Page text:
Best Compilation: I didn’t even know that Pacific Heights was a compilation. Looking at the tracklisting, I am still not convinced. Str8 from the Streets – never heard of it. Pick of the Litter wouldn’t really make it, as I’m not that into punk, although I have just bought this. There really is no contest: Loop Select 006: Kono CD.

Best DVD: Sorry Blink, but there’s no contest here. Flying Nun Second Season is my history.

Best Unreleased Song: I had to cheat a little here, as I could only download the first minute. The Operation Rolling Thunder track was just gathering momentum at that point. I might have voted on faith and gone with “Hitchcock” from the Phoenix Foundation, but my vote was for the Checks “Mercedes Children”. After all, I did have a dream in which they performed three songs for me, so it was the least I could do.

Best Song: My first impulse was to go for SJD’s “Superman You’re Crying” but “Dead” by the Fanatics made me pause. I went with my first choice.

Best Album: This raised a familiar conflict – a three way shoot-out between SJD: Southern Lights, TrinityRoots Home, Land and Sea and The Shocking Pinks Mathematical Warfare. I went with Mathematical Warfare.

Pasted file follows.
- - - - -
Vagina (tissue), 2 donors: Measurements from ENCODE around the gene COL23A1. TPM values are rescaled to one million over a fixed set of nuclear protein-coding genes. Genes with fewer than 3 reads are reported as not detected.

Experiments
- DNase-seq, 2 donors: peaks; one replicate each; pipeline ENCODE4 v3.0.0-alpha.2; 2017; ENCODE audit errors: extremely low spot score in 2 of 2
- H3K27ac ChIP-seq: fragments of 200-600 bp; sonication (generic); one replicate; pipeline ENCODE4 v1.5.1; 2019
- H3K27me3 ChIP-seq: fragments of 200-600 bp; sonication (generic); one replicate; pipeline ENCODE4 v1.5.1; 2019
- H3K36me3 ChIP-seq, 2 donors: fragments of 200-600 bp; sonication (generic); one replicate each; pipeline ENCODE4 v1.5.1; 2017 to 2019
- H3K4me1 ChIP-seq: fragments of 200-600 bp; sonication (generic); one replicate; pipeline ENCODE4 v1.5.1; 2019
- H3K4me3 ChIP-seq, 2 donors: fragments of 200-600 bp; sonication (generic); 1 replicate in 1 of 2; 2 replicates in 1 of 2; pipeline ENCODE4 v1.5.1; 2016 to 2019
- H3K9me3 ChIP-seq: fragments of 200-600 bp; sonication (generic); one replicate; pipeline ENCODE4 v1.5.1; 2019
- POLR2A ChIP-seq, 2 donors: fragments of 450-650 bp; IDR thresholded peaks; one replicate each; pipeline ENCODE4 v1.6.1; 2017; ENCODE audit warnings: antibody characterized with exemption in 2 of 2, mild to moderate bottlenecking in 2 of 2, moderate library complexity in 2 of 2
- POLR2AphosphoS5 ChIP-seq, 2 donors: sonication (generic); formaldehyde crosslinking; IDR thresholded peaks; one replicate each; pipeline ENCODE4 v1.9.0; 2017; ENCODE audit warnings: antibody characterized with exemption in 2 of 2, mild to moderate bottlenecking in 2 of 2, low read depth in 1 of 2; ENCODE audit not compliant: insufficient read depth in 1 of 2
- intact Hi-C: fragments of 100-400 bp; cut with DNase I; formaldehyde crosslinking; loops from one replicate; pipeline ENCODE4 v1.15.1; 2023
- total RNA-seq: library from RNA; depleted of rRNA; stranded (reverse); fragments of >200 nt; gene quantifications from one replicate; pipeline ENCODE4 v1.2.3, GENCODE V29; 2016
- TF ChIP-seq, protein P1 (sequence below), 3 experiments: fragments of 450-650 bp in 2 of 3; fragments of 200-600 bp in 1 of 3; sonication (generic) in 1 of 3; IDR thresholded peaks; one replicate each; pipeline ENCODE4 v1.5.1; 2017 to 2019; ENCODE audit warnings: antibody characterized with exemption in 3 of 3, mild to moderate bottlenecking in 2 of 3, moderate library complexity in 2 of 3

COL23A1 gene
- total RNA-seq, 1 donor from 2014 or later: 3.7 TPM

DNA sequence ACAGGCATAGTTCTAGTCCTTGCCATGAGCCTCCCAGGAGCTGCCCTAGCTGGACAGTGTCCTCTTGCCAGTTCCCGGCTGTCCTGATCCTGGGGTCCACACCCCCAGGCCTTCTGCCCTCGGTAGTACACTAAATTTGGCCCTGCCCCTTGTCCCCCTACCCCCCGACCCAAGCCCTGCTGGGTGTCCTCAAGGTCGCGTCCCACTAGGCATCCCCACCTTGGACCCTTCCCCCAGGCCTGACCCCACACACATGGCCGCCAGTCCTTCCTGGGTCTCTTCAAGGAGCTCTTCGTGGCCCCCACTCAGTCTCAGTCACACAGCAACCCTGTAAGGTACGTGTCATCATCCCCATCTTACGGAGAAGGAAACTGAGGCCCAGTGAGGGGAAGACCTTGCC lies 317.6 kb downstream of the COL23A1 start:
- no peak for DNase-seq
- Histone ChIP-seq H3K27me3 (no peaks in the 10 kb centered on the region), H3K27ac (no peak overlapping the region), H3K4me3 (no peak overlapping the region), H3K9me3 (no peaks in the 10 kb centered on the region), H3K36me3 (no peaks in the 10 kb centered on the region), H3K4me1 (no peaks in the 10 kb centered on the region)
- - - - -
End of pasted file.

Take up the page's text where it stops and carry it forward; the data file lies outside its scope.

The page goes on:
Most Outstanding Musician: Now here’s a really hard set of choices to make. Paul McLaney, Sean Donnelly, Mu, Barnaby Weir or Rhian Sheehan. I have albums from all of them and will buy simply on the basis of the involvement of any one of these guys. It resolves itself into Rhian Sheehan v Mu, and I think I go with Mu on this one. Actually, no, I’ve changed my mind – he gets best producer and Rhian is most outstanding musician.

Best Producer: Mu. I don’t actually know the others well enough to vote for them.

Best Cover Art: No vote.

Best Male Vocalist: Paul McLaney is great. Shayne Carter is great. Dallas Tamaira is great. SJD has potential to be great. Since this is my one chance to vote for Shayne, lets do it.

Best Female Vocalist. I’m not convinced Anika Moa did enough in 2004 for my vote. I love love love Sarah Chadwick’s fractured vocals, especially live. Nothing more need be said.

Best Male Fox: I am not well equipped to judge this category, but I’m thinking I’ve seen better looking fellows than any of these guys. Both David Kilgour and Graeme Downes are foxier than our man Shayne, for example. So, I think I’ll not vote.

Best Female Fox: I can’t remember what Jessie’s “without question” fox even looks like, which suggests that Sjionel didn’t make the same impression on me, although when the Coolies played, I danced in a stupidly happy state as soon as the drums kicked in and had no time for anything else. Kirsten Morelle does nothing for me, and while I adore Ruth Carr, if we’re going for straight foxyness, it has to be Sarah Chadwick.